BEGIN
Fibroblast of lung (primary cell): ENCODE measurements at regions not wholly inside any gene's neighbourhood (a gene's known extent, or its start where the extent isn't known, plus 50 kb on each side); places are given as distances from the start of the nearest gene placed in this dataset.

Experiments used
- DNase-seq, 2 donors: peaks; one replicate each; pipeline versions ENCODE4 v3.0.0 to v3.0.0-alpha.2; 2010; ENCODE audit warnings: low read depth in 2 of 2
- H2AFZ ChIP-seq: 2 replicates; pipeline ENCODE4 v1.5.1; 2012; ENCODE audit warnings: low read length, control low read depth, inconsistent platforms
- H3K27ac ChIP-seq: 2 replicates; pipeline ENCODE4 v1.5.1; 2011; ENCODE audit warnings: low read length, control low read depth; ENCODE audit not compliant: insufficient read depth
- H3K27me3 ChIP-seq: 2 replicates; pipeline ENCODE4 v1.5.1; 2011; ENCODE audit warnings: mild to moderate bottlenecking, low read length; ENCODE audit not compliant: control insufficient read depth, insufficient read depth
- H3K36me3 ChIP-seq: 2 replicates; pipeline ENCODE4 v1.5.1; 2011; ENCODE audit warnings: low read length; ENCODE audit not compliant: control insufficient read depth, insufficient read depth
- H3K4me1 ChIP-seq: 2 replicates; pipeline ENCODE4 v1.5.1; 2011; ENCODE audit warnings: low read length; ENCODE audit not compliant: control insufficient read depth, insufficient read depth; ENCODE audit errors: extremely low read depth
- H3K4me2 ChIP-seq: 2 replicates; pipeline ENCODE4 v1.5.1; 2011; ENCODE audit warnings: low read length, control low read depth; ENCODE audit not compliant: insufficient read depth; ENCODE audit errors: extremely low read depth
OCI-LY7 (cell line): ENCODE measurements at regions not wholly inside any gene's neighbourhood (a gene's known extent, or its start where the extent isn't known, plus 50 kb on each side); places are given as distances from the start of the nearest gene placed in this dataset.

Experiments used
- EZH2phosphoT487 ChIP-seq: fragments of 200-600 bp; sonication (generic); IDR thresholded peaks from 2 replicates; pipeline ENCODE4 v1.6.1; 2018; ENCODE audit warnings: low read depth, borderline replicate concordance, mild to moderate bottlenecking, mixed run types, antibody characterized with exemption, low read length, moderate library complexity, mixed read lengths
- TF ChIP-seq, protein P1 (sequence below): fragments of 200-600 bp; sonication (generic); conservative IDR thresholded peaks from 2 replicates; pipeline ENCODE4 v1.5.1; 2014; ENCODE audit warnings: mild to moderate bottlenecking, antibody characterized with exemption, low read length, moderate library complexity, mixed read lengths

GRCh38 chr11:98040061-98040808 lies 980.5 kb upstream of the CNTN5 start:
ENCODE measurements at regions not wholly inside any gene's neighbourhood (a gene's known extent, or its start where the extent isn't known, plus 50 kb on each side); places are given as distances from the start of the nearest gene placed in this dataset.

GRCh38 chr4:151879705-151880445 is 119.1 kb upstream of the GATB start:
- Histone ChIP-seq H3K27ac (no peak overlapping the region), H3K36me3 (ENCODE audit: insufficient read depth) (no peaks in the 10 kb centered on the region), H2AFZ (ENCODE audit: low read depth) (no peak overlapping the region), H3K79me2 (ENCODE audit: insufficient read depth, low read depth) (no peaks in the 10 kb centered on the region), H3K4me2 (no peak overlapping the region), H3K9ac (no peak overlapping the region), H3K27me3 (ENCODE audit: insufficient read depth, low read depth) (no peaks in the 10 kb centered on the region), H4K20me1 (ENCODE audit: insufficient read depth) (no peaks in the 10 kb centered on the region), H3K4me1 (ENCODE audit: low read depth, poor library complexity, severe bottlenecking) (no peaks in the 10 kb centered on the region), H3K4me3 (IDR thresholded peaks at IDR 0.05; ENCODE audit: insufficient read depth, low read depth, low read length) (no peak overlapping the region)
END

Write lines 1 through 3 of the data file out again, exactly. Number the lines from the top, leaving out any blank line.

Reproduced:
Fibroblast of lung (primary cell): ENCODE measurements at regions not wholly inside any gene's neighbourhood (a gene's known extent, or its start where the extent isn't known, plus 50 kb on each side); places are given as distances from the start of the nearest gene placed in this dataset.

Experiments used
- DNase-seq, 2 donors: peaks; one replicate each; pipeline versions ENCODE4 v3.0.0 to v3.0.0-alpha.2; 2010; ENCODE audit warnings: low read depth in 2 of 2